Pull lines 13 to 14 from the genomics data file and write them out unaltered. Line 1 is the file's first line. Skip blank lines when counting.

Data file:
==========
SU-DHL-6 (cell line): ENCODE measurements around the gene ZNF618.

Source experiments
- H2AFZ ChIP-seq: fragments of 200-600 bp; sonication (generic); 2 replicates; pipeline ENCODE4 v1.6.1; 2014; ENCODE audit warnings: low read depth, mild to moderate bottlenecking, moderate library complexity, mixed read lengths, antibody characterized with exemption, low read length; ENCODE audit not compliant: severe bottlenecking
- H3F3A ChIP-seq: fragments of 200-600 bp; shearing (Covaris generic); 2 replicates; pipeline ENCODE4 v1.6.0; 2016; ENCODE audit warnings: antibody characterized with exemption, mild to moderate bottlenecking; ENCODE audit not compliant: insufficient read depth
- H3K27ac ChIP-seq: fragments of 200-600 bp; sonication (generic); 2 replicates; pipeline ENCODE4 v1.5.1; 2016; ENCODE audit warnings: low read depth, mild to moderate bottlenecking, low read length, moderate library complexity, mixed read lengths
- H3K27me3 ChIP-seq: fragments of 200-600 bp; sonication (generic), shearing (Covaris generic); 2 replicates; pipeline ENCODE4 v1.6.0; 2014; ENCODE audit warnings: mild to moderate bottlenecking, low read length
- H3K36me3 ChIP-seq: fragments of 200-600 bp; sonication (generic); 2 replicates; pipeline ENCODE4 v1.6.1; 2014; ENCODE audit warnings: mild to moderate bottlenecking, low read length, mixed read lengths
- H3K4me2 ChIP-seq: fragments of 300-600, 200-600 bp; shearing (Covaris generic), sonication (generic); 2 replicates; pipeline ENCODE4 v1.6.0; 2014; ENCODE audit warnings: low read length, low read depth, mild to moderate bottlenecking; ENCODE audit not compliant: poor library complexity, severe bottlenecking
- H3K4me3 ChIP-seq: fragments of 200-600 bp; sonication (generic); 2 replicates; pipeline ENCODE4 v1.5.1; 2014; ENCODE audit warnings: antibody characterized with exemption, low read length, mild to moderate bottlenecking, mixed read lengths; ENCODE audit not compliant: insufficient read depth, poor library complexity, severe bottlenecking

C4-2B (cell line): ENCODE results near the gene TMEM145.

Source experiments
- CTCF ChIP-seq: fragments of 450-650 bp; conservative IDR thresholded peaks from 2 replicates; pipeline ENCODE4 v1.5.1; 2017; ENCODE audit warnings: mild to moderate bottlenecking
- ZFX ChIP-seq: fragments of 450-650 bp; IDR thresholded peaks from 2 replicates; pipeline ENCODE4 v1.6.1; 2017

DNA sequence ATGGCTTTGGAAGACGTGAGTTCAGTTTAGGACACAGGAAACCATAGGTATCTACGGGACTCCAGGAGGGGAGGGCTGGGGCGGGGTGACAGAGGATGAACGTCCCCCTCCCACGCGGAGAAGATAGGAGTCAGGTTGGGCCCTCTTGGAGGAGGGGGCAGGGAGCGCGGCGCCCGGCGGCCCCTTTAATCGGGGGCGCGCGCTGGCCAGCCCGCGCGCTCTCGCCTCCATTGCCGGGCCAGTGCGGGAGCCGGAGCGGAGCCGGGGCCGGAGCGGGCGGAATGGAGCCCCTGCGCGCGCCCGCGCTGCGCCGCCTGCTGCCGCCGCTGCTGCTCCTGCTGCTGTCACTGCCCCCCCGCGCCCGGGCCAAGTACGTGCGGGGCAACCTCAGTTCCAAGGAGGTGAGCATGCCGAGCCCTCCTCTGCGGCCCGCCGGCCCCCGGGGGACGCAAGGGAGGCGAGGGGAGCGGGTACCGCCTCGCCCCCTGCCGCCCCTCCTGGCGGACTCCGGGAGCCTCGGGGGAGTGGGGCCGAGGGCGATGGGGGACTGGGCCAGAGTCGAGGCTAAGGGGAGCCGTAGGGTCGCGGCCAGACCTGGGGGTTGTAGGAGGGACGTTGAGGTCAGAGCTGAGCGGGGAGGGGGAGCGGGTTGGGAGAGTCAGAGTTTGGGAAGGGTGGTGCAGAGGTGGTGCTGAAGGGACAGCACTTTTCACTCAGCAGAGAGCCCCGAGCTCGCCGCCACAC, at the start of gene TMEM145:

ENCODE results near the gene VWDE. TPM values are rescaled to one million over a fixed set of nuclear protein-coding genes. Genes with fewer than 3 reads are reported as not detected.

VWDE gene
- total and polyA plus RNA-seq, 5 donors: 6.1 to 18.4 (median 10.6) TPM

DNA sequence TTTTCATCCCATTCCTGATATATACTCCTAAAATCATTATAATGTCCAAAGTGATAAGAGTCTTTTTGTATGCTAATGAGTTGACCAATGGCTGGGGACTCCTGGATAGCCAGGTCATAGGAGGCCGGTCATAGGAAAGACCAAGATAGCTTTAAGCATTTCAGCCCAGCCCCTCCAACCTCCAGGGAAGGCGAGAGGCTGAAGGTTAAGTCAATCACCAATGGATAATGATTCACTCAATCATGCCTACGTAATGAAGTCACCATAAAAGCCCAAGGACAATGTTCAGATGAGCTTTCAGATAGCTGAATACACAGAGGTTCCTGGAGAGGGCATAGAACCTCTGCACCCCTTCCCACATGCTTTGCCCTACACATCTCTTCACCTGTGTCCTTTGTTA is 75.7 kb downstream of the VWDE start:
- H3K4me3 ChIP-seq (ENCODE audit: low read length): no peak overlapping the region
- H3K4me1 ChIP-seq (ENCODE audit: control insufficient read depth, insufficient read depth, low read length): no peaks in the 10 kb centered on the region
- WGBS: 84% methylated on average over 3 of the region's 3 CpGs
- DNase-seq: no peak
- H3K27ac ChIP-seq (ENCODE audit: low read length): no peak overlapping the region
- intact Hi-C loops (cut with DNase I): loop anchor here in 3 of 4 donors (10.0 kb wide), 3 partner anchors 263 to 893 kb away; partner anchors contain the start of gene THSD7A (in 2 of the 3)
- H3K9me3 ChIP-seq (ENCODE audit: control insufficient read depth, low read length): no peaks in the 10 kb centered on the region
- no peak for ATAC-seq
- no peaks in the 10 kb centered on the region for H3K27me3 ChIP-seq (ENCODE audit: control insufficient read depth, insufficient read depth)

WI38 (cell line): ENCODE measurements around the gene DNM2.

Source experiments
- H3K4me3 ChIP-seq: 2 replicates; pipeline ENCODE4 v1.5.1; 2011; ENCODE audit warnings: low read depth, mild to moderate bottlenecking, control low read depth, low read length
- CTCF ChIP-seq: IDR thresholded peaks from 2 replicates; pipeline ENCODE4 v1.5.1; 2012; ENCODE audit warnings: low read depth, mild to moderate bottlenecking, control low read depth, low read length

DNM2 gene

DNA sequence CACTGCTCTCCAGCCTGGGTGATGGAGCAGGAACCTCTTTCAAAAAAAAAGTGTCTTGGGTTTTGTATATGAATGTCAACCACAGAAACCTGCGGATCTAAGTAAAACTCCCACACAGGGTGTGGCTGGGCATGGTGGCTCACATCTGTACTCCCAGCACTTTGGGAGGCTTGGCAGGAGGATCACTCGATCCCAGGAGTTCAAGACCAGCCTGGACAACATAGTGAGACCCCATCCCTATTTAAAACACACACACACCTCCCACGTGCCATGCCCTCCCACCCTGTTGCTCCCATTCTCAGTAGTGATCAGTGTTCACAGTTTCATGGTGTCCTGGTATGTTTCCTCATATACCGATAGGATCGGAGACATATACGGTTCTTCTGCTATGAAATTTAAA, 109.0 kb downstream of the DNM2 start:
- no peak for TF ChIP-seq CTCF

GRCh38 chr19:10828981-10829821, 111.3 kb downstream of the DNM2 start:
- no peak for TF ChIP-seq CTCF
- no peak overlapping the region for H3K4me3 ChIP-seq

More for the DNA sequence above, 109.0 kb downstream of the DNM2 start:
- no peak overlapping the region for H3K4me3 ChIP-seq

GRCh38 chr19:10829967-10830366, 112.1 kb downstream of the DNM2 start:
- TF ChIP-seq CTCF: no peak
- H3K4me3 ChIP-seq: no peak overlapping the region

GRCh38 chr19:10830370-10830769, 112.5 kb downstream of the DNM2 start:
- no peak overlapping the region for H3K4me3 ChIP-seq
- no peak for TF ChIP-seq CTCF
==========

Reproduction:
- ZFX ChIP-seq: fragments of 450-650 bp; IDR thresholded peaks from 2 replicates; pipeline ENCODE4 v1.6.1; 2017

DNA sequence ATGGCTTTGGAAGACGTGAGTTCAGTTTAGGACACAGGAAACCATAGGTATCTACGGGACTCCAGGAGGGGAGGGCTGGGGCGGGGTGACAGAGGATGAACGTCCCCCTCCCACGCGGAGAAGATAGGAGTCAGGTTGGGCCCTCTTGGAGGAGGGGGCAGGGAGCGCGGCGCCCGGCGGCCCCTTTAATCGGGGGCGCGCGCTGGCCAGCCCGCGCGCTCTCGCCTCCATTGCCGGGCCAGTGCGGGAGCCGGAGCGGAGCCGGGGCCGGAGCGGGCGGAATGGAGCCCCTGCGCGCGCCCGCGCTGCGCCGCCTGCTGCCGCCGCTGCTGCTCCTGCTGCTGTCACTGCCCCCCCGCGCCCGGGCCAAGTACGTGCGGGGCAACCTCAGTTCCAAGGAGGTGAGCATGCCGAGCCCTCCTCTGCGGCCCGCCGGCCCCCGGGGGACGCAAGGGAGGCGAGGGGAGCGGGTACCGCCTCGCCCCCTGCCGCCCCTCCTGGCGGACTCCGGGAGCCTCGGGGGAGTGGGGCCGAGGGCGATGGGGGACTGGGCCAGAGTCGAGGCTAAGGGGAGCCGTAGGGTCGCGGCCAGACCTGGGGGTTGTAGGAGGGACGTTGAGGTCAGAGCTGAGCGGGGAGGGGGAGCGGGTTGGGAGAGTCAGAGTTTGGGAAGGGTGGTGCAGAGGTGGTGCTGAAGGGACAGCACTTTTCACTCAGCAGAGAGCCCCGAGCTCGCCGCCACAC, at the start of gene TMEM145: